Read Great Literature

Read, Discuss, and Enjoy the Classics

Tag: “Dover Beach”

“Is it Paris?” Literal and Figurative Language: How to Read Poetry Step 5

Share
Long view of Eiffel Tower on a sunny day, from the end of Trocadero Fountain takes in some of the city. A student thought Yeats's "Sailing to Byzantium" country might be here.

Where is Yeats’s “country” in “Sailing to Byzantium”? Is it Paris?

“Sailing to Byzantium”: Where, or What, is Yeats’s  Country?

Black and white profile photo of older man with a mustache, with his chin resting on his hands.

A man in the winter of life.

My freshman Literature and Composition class was discussing Yeats’s strange, beautiful, and very intellectual poem, “Sailing to Byzantium.” (Click here to read it first.)  We were just starting on the first stanza, tackling these lines:

That is no country for old men. The young

In one another’s arms, birds in the trees,

—Those dying generations—at their song,

The salmon-falls, the mackerel-crowded seas,

Fish, flesh, or fowl, commend all summer long

Whatever is begotten, born, and dies. Click Here to Read More of This Post

Mary Jane is a longtime literature lover who lived in the Cincinnati area for many years, then in central Louisiana for three years (what a treat!), teaching literature classes at universities in both locations. Now back in the Cincinnati area, she pampers her grandchildren, experiments with cooking, and visits art museums as often as possible.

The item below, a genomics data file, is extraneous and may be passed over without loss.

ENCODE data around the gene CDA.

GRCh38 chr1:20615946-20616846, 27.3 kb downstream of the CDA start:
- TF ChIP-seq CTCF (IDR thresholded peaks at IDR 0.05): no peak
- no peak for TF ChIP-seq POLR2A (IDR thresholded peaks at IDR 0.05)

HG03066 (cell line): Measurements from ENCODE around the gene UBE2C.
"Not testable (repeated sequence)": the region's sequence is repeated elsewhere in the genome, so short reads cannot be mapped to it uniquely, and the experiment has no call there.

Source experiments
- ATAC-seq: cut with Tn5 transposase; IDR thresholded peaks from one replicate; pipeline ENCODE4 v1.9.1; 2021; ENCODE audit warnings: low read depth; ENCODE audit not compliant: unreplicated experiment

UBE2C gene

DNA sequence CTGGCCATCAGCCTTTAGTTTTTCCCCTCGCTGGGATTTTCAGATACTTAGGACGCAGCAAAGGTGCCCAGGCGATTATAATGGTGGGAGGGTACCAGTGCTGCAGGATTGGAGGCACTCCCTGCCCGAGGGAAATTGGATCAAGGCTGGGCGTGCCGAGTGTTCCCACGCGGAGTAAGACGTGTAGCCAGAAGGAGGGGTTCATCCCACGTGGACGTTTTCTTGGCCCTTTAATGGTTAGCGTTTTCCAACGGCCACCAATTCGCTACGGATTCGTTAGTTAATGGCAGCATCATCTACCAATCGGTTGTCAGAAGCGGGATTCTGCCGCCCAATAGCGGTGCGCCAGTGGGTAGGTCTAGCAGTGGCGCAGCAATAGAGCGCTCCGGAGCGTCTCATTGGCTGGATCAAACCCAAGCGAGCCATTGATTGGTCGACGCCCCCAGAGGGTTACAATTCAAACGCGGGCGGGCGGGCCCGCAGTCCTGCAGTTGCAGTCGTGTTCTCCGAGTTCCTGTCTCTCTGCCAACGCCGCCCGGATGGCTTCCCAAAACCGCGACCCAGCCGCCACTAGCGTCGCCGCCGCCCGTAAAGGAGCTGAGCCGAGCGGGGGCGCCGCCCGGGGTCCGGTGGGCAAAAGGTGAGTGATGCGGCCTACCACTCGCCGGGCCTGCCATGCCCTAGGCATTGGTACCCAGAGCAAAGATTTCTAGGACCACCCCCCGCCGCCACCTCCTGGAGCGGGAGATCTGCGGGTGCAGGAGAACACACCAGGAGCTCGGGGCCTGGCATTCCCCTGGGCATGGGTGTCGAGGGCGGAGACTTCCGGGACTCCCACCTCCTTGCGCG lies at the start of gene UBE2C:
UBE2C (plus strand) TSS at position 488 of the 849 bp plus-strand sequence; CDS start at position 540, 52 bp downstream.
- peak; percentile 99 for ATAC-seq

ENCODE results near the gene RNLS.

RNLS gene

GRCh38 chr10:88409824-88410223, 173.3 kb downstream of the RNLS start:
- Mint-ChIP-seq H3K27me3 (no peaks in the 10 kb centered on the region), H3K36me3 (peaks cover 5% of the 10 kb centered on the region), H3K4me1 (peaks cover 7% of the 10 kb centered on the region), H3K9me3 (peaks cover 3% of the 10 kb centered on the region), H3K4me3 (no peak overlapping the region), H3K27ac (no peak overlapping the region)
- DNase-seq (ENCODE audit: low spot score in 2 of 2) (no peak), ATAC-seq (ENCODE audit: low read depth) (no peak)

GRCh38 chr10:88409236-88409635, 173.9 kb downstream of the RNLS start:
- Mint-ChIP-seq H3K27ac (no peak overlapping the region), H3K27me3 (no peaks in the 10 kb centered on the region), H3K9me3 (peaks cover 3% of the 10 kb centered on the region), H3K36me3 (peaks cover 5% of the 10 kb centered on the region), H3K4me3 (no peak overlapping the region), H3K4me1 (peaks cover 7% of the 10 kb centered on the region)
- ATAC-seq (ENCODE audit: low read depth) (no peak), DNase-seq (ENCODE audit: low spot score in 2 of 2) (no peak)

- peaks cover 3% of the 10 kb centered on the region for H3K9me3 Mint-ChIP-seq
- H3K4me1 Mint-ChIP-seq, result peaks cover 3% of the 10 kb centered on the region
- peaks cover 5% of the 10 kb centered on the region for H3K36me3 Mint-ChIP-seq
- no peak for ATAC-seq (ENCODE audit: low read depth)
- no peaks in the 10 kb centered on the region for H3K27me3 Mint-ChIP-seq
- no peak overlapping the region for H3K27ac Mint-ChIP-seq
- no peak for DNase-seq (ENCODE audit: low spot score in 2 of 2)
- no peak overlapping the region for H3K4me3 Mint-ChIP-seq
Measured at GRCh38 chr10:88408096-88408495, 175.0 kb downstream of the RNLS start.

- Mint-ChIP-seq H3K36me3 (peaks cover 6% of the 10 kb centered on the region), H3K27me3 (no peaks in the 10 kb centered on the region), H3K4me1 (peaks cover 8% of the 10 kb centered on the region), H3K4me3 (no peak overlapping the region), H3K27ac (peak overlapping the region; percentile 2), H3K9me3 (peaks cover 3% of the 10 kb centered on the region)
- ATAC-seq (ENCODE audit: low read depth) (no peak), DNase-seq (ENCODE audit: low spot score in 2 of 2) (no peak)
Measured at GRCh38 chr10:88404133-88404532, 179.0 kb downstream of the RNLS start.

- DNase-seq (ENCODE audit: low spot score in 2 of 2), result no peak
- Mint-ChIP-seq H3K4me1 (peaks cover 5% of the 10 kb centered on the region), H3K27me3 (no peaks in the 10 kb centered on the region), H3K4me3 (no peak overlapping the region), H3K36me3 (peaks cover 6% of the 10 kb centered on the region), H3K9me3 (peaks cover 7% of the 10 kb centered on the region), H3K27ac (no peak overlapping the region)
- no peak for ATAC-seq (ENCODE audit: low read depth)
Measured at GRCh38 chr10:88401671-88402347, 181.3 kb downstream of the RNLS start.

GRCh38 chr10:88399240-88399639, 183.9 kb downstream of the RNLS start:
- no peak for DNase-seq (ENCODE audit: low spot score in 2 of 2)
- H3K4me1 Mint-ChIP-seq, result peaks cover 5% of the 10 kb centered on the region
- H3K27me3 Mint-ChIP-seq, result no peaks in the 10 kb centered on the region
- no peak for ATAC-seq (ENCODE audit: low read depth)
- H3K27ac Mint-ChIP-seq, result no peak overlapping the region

Share

How Not to Be at Sea about the Author, Era, and Situation of a Poem: Understanding Poetry Step 2

Share
Photo of Shakespeare Cliff at Dover Beach by John Mavin* shows the rocky strand in the foreground and the tall white chalk cliff in the background.

Shakespeare Cliff at Dover Beach by John Mavin*

When I was new at teaching college literature, I assigned Matthew Arnold’s “Dover Beach” for the first lesson in Literature and Composition because, naively, I thought it would be simple and transparent for students to understand. Ha! I was soon to learn that most people who come to this poem with no sense of cultural, historical, or geographical context are pretty thoroughly baffled by it.

That’s why I recommend finding out just a little bit about a poem’s author and era before you wade in. By looking up some minimal information about Matthew Arnold and his era, as well as investigating the meaning of the title, as we did in Step 1, we will see how a little bit of knowledge goes a long way toward helping us “find our feet” in the world of a new poem. Click Here to Read More of This Post

Mary Jane is a longtime literature lover who lived in the Cincinnati area for many years, then in central Louisiana for three years (what a treat!), teaching literature classes at universities in both locations. Now back in the Cincinnati area, she pampers her grandchildren, experiments with cooking, and visits art museums as often as possible.

Share